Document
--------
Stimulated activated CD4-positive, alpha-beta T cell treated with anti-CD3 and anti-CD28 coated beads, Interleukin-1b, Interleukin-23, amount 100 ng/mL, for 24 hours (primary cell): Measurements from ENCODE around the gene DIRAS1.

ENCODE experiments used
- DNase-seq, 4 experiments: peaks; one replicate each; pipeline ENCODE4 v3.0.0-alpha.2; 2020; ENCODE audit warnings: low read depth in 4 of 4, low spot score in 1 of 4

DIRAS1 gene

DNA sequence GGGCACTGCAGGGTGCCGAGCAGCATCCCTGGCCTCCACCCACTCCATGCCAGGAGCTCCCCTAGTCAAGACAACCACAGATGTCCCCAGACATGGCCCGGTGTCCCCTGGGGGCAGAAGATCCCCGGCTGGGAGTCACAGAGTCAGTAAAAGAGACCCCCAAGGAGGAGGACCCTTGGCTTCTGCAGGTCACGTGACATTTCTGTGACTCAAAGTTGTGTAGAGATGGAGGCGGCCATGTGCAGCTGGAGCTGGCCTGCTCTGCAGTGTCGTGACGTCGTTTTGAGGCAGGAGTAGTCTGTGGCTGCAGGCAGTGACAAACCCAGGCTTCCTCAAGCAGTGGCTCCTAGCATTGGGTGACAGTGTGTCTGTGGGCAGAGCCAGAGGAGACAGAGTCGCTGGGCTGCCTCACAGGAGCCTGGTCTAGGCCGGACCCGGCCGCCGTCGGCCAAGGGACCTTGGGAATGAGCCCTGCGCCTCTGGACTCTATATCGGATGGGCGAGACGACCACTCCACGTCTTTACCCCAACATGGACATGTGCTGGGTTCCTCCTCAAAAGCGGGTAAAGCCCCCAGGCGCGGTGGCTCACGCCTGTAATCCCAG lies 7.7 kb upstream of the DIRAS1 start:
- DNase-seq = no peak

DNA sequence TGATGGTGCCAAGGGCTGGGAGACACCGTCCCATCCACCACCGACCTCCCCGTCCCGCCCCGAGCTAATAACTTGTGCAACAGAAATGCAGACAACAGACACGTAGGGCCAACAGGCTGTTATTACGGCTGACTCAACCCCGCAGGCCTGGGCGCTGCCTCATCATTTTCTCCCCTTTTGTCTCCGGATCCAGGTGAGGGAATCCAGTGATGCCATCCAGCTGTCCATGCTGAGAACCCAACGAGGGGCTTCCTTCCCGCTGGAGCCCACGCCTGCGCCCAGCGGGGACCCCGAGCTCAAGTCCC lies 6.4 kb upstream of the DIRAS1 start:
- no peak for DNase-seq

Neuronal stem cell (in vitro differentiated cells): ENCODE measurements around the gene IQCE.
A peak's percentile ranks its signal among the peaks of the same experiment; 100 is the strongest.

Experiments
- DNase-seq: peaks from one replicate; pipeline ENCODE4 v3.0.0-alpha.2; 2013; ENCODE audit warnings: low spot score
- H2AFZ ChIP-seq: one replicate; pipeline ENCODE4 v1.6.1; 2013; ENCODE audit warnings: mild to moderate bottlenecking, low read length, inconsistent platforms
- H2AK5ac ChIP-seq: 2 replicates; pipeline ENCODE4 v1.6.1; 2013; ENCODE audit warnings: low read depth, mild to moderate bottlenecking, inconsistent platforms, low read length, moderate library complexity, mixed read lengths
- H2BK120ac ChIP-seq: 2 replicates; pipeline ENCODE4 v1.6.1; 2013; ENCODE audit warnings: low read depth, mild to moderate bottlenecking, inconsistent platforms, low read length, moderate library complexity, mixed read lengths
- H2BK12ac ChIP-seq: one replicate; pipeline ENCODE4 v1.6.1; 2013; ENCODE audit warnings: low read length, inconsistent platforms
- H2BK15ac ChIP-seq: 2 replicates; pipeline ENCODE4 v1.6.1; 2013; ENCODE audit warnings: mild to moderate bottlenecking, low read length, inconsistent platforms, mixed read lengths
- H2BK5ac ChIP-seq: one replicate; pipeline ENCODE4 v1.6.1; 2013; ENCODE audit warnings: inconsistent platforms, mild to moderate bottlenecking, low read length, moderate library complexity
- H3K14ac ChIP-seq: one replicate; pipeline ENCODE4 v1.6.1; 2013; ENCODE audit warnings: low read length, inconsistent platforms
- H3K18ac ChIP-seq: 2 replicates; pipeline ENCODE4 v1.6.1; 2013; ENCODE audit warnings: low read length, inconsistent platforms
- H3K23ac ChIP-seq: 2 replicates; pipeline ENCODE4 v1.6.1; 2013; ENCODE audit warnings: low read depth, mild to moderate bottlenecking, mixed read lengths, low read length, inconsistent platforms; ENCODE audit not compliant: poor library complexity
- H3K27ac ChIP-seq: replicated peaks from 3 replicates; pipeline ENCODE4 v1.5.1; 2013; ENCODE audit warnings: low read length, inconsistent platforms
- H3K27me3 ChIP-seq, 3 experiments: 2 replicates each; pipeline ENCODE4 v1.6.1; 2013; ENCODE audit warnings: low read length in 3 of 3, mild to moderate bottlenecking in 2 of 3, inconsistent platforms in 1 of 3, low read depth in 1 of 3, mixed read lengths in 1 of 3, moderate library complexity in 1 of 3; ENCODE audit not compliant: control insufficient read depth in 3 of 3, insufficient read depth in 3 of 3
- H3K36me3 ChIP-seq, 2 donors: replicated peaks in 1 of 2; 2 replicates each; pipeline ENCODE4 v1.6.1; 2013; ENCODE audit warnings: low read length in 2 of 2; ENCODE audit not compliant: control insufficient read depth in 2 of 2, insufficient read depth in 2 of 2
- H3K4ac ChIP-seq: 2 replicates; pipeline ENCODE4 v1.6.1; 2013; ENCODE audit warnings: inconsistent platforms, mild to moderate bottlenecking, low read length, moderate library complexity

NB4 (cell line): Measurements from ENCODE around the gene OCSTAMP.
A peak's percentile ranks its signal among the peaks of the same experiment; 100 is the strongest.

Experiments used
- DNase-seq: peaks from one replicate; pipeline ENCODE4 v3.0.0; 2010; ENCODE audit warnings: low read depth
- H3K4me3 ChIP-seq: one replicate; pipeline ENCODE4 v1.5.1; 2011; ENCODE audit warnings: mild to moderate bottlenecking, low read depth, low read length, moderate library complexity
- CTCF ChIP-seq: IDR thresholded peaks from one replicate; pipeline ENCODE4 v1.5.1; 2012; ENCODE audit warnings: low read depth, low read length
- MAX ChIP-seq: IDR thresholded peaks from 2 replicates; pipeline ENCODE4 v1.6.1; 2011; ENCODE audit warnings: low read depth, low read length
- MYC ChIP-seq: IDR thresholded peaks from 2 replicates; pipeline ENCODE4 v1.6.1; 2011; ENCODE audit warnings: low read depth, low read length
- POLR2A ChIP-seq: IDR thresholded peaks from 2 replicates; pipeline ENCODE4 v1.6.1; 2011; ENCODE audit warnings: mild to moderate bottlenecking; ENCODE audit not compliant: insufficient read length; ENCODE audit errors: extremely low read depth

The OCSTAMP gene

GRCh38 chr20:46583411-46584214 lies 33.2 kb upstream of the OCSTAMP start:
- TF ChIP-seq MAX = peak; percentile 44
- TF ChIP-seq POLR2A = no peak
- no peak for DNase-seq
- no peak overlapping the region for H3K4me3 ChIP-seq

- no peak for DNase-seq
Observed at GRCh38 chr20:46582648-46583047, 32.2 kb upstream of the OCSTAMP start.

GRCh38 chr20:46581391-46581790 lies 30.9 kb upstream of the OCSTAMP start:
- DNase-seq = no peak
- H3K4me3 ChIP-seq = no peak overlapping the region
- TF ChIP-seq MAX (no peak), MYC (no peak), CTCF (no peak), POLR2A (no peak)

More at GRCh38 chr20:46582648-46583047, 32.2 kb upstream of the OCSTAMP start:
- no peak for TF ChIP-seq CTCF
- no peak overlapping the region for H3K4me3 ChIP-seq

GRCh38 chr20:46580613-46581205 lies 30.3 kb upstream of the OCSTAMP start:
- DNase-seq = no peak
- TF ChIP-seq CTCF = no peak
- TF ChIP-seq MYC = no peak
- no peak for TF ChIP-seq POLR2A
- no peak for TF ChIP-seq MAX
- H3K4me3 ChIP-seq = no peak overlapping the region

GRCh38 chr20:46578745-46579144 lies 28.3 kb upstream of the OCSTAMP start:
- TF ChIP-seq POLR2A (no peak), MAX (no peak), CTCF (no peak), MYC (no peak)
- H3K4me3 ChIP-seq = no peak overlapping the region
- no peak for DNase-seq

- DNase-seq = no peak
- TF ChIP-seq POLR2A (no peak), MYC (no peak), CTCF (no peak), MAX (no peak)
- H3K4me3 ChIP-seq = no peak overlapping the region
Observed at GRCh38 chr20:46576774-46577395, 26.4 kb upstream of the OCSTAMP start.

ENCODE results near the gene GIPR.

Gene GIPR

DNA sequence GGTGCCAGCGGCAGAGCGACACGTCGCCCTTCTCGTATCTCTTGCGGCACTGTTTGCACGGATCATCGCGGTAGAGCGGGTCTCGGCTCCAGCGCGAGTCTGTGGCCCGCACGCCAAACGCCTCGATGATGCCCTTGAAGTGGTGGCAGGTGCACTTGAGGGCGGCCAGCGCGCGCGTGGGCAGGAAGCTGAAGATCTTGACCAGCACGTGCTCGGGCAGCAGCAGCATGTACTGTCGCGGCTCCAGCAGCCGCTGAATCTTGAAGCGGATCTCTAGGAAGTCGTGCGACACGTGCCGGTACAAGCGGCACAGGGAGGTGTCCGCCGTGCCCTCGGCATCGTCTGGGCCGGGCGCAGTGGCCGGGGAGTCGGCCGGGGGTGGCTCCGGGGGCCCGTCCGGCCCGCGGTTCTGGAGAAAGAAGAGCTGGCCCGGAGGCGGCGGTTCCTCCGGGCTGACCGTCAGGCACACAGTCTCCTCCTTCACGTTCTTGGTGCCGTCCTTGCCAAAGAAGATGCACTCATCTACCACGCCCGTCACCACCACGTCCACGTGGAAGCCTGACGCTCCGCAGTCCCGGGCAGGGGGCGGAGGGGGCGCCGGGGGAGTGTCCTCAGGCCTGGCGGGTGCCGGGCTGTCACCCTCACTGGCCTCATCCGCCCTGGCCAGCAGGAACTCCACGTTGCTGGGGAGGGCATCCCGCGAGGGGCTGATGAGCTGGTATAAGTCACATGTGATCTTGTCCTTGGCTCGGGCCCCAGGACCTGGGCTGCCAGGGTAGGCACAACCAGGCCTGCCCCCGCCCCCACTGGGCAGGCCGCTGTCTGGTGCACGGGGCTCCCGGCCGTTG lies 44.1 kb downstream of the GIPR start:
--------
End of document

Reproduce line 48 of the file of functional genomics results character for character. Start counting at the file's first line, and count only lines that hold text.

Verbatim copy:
- no peak for TF ChIP-seq CTCF